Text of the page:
By Arlene Weintraub
When state legislators started enacting laws in 2011 to prevent insurance companies from charging patients more for oral cancer drugs than they do for cheaper, infused medicines, the idea was to shield the public from sky-high, out-of-pocket drug costs. But a new study is raising disturbing questions about the effectiveness of these “parity” laws, which have been enacted in 43 states and the District of Columbia.
The bottom line finding: Cancer patients whose drug spending was the highest actually saw their out-of-pocket costs increase under parity laws. In fact, for those whose medication costs were 95% higher than those of other cancer patients before parity, the out-of-pocket burden increased by $143.25 a month after the laws were enacted. The study was conducted by researchers at the University of North Carolina and Harvard Medical School and published today in the journal JAMA Oncology.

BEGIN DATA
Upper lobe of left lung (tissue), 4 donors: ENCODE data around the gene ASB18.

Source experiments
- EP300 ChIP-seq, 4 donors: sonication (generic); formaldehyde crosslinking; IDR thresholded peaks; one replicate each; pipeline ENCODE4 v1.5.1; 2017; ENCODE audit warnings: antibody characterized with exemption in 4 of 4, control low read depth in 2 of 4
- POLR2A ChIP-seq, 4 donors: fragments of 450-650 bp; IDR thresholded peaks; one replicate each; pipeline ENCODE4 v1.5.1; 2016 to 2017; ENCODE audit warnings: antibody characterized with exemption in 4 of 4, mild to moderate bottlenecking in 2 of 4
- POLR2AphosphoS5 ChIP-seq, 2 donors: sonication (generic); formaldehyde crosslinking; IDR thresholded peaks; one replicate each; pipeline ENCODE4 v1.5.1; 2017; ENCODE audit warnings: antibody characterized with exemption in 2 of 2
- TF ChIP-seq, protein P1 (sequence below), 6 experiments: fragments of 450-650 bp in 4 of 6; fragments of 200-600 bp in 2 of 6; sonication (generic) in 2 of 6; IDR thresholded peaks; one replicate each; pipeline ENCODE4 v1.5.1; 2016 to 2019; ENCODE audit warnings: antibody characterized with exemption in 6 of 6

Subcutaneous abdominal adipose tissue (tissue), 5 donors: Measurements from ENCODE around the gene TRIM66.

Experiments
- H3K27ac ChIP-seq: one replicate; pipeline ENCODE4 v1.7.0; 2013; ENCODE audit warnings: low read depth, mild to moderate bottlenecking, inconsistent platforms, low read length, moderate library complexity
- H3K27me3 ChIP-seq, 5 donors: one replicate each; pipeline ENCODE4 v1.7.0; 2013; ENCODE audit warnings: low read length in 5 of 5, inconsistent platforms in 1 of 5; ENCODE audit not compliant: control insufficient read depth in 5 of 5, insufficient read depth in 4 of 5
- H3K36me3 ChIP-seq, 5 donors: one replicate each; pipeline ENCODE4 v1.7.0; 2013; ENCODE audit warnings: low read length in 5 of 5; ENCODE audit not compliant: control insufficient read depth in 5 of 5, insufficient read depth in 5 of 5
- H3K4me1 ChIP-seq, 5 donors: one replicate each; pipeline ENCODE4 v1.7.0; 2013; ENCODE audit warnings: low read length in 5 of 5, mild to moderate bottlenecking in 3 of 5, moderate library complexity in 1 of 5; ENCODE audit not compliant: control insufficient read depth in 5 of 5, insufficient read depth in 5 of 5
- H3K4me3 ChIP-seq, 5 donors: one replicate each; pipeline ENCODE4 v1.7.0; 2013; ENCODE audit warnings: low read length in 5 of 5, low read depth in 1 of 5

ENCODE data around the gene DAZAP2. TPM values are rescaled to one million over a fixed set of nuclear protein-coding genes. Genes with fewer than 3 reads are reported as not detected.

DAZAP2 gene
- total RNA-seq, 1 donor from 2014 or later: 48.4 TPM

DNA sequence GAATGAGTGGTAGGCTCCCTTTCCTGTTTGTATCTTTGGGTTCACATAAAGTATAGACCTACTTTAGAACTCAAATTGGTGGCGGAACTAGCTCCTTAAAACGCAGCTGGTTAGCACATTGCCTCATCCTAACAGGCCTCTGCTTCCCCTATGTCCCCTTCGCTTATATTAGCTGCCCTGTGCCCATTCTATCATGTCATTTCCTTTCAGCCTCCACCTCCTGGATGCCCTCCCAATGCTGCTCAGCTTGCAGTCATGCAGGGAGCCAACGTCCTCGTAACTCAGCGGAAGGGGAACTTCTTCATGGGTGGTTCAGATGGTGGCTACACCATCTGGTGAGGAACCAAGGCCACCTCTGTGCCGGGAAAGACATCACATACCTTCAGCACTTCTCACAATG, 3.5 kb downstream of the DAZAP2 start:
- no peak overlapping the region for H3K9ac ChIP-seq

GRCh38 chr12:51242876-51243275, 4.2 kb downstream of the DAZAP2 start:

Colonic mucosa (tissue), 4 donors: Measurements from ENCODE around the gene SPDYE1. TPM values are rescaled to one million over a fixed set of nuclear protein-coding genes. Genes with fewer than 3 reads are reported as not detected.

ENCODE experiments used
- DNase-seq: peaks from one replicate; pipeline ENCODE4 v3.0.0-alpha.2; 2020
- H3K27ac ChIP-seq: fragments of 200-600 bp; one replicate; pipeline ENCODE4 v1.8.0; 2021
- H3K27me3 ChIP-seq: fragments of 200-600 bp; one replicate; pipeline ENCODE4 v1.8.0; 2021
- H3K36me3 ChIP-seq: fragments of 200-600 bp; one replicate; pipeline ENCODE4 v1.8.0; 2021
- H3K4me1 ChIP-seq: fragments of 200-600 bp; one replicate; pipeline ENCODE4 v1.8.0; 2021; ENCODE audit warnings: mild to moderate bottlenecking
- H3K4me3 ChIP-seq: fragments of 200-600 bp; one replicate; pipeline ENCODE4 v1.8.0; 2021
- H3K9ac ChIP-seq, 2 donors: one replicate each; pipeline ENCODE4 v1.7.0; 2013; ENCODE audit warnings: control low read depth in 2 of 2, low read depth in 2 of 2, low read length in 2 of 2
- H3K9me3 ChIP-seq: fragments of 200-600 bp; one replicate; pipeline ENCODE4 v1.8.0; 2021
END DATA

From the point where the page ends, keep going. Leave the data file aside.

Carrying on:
The findings raise serious questions about whether parity laws are actually achieving what their designers hoped they would, says lead author Stacie Dusetzina, Ph.D., assistant professor in the UNC Eshelman School of Pharmacy. “Advocates of parity laws are interested in making sure that the out-of-pocket prices paid by patients are affordable and equitable across the types of therapies that they’re getting,” Dusetzina says. “But we saw an increase in the proportion of prescriptions that cost over $100. That was really concerning to us.”